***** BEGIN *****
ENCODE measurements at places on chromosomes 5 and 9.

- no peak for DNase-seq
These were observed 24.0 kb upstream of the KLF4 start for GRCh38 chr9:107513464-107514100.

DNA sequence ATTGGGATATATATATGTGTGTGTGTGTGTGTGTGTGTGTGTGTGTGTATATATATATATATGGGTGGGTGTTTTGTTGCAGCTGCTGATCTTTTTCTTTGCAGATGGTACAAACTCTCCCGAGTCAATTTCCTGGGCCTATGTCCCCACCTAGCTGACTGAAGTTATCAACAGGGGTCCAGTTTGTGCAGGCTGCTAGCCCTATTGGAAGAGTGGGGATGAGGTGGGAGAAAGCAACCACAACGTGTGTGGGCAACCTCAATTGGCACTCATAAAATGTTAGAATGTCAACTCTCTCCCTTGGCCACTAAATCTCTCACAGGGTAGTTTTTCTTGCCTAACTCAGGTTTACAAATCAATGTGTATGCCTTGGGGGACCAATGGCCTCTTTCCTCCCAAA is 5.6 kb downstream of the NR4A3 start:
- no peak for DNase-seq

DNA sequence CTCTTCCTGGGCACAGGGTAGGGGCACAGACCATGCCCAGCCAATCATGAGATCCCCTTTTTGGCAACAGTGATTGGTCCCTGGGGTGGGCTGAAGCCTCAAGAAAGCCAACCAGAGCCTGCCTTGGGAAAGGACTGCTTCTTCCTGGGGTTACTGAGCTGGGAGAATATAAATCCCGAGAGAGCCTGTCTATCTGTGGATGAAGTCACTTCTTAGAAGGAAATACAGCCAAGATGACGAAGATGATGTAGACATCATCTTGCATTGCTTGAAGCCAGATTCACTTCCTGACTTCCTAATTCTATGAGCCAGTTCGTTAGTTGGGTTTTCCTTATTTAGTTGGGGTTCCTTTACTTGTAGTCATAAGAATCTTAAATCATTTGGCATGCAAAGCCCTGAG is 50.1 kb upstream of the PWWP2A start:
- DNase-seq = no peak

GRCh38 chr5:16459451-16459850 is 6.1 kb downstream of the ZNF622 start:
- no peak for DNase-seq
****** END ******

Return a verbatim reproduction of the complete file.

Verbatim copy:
ENCODE measurements at places on chromosomes 5 and 9.

- no peak for DNase-seq
These were observed 24.0 kb upstream of the KLF4 start for GRCh38 chr9:107513464-107514100.

DNA sequence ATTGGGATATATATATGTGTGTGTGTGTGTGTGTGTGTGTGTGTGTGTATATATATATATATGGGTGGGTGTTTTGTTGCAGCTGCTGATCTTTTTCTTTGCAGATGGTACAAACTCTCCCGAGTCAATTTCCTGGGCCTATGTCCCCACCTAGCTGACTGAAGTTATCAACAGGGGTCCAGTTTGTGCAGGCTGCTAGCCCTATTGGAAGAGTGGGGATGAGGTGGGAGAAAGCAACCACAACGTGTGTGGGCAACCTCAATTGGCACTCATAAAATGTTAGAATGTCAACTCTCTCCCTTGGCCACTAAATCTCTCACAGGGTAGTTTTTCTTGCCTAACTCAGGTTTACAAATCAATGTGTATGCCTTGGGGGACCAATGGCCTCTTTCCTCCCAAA is 5.6 kb downstream of the NR4A3 start:
- no peak for DNase-seq

DNA sequence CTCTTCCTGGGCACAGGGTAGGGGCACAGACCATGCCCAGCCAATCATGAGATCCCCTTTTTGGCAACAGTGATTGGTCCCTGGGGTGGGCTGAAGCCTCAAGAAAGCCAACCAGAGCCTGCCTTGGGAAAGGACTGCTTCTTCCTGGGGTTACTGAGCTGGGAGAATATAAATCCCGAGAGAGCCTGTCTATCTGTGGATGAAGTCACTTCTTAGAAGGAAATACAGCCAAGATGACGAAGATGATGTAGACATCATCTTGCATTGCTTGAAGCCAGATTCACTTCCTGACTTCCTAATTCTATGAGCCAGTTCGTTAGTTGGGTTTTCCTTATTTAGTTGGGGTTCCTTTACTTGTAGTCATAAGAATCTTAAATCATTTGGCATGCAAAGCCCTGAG is 50.1 kb upstream of the PWWP2A start:
- DNase-seq = no peak

GRCh38 chr5:16459451-16459850 is 6.1 kb downstream of the ZNF622 start:
- no peak for DNase-seq